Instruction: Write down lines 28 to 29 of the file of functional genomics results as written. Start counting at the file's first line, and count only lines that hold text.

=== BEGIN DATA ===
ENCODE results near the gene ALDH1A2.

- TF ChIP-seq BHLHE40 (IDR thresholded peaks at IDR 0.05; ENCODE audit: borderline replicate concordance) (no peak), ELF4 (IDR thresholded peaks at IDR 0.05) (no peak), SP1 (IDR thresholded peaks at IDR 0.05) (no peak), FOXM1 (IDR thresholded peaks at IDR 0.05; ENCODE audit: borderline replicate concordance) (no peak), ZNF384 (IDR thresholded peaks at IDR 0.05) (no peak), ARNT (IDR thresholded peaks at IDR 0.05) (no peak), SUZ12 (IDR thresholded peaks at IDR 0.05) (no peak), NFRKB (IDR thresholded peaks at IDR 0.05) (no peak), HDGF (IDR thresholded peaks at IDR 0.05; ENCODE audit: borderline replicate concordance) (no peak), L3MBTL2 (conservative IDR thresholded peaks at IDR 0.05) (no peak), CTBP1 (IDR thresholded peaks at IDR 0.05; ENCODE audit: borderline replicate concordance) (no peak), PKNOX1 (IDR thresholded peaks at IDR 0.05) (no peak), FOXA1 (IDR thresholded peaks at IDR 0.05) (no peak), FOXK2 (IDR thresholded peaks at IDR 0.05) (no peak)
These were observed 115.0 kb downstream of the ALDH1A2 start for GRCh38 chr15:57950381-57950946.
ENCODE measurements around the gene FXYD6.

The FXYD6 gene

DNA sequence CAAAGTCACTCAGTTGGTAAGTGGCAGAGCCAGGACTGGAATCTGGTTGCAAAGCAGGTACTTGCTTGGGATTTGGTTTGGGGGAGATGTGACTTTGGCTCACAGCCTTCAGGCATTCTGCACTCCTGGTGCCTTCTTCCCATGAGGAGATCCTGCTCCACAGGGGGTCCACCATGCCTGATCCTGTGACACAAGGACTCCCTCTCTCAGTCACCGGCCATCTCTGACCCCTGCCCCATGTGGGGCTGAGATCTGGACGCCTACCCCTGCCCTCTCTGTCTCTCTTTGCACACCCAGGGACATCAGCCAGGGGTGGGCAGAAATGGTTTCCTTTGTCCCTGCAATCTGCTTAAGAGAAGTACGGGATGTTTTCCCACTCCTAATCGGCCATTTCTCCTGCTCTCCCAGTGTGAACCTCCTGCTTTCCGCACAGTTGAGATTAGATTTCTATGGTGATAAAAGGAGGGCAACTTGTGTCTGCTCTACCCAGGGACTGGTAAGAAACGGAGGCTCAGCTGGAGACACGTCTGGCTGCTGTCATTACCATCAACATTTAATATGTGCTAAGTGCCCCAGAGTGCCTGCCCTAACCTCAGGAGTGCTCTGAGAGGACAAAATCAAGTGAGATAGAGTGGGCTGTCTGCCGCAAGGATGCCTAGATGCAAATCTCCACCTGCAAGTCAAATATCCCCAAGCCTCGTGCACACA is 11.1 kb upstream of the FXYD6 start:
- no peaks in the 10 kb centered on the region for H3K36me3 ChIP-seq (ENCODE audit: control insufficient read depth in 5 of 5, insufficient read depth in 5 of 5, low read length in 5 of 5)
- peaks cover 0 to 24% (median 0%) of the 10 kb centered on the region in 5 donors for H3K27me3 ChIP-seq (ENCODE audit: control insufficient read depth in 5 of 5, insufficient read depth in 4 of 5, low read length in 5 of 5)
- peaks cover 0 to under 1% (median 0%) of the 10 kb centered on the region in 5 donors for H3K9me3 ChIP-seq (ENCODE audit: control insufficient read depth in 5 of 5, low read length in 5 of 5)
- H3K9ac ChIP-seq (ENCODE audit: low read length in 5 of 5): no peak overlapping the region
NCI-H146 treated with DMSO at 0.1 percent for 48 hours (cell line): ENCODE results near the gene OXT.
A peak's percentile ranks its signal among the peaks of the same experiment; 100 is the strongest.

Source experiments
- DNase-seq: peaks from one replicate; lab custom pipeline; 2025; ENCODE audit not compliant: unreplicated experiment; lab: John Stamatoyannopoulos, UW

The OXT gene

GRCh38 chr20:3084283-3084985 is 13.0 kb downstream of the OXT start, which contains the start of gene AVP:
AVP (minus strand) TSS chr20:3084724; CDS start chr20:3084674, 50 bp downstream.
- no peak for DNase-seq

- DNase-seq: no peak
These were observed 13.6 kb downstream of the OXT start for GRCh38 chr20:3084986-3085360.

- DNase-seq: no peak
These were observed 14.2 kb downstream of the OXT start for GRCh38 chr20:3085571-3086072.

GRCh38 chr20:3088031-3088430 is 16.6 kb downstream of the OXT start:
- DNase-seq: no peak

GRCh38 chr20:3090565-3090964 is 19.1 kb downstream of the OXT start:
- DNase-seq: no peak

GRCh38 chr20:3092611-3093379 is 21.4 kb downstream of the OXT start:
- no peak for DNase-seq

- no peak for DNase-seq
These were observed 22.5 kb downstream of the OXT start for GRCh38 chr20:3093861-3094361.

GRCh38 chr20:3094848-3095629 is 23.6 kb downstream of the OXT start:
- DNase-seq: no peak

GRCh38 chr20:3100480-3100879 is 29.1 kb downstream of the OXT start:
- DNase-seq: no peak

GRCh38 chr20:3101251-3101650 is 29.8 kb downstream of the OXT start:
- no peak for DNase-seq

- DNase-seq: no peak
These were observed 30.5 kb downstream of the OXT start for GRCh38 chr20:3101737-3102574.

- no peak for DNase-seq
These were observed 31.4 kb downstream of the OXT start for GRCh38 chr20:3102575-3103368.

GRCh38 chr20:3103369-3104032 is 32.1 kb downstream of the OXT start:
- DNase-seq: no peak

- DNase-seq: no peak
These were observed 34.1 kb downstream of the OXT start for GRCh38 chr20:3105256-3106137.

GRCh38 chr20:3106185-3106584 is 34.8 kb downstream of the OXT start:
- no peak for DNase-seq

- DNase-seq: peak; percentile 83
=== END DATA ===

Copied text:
- no peak for DNase-seq

- no peak for DNase-seq